House prices go up again, but fears grow that economy cannot sustain rise

The housing market rebound showed no sign of slowing in October, according to the latest figures, with prices rising by 1.2 per cent. Halifax said that the increase was the fourth consecutive rise by its measure. House prices are now 7.1 per cent higher than they were six months ago and 2.9 per cent higher than in December last year, the lender said. Prices in the three months to October were 2.9 per cent, or £4,667 higher than in the previous three months.

The surprise resurgence in house prices, to an average of £165,528, has brought the annual decrease to minus 4.7 per cent, compared with minus 17.7 per cent recorded in April, at the bottom of the market. The total fall from the market peak in August 2007 to the April trough was 23 per cent. Martin Ellis, Halifax’s housing economist, said: “Demand for houses has risen in recent months due to the very low level of interest rates, the decline in property prices since the summer of 2007 and a pick-up in consumer confidence on the back of better economic news. Higher demand has combined with a low level of properties for sale to result in rising prices.”

Halifax said that there were early signs that more people were beginning to put their homes on the market as conditions improved, a trend that economists have said could lead to a relapse in recent price rises. The ratio of house sales to the stock of unsold properties increased for the ninth successive month in September, indicating that homebuyers increasingly were turning towards property that has been on the market for longer in response to the lack of fresh stock.

Howard Archer, chief economist at Global Insight, said: “Personally, I’m sceptical that house prices can go on rising for much longer. That’s not to say that they will fall off a cliff — I just don’t think the economy is strong enough to sustain these increases. “A relapse in house prices will be even more likely if the recent firming trend leads to more properties coming on to the market, thereby moving the supply-demand balance away from vendors towards buyers.” Homebuilders pointed to the ongoing reluctance of lenders to offer mortgages as a key obstacle to a sustainable recovery.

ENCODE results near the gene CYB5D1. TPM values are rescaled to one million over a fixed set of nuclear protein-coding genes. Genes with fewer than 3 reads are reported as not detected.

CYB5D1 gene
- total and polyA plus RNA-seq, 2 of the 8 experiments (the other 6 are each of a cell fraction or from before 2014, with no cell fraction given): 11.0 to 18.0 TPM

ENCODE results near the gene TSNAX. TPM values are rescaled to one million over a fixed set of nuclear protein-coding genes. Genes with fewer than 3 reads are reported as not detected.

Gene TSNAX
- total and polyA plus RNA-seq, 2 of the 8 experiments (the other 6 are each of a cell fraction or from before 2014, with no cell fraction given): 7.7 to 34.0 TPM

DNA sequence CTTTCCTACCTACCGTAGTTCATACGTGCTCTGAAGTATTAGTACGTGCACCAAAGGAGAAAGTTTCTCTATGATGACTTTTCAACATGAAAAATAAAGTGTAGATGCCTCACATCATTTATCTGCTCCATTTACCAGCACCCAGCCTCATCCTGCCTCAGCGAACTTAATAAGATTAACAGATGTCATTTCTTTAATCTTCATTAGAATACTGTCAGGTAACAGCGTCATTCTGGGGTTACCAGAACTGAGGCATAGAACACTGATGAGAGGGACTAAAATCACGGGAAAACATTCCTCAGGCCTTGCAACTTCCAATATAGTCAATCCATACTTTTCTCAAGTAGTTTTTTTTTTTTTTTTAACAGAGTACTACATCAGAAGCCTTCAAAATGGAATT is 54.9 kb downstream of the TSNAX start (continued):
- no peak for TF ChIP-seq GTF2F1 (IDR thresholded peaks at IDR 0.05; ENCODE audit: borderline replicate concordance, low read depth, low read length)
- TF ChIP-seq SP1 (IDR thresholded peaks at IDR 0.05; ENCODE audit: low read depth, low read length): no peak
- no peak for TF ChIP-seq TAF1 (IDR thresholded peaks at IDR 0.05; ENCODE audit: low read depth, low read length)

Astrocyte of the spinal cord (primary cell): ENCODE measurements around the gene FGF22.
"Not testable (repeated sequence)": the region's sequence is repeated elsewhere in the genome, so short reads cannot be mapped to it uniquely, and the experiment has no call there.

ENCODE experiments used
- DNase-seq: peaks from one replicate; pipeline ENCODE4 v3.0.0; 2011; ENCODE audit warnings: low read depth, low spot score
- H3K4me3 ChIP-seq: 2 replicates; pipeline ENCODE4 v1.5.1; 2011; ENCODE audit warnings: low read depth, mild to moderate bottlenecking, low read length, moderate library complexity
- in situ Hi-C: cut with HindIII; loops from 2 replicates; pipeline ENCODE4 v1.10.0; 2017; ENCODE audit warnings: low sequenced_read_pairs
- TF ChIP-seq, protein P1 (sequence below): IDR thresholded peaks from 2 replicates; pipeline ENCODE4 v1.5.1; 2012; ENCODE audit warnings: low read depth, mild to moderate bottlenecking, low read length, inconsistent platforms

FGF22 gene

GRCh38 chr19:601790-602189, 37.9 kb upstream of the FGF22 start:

The latest Bank of England figures showed that there were 56,215 mortgage approvals in September, up by 68 per cent on the previous year but 44 per cent lower than September 2007. Ian Baker, group managing director for housebuilding at Galliford Try Homes, said: “Greater availability of mortgage funding across the board is crucial and while housing starts are increasing and housebuilders are keen to build, the mortgage famine is a huge stumbling block in actually completing sales.” Estate agents are expecting a seasonal fall in transaction levels in the run-up to Christmas, but foresee improvements in the number of sales in the new year. Feeling the squeeze The Chartered Institute of Purchasing & Supply (CIPS) said yesterday that private residential housebuilding had increased for the second successive month, but it was the only sector of the construction industry to show a rise (Rebecca O’Connor writes). The index gave a reading of 46.2 per cent in October, down from 46.7 in September and the twentieth month of contraction in a row for construction companies. The decline came despite hopes that a rise in orders for public sector construction work would boost the outlook for building companies. Civil engineering construction fell at the fastest rate of decline for seven years, according to CIPS, while there was evidence of further redundancies at building companies. Costs also rose, amid higher fuel prices and an unfavourable exchange rate. David Noble, chief executive of CIPS, said: “Perhaps of most concern is the continued slashing of jobs at construction firms. The state of the sector means that many who have lost jobs will struggle to find something else before Christmas.”

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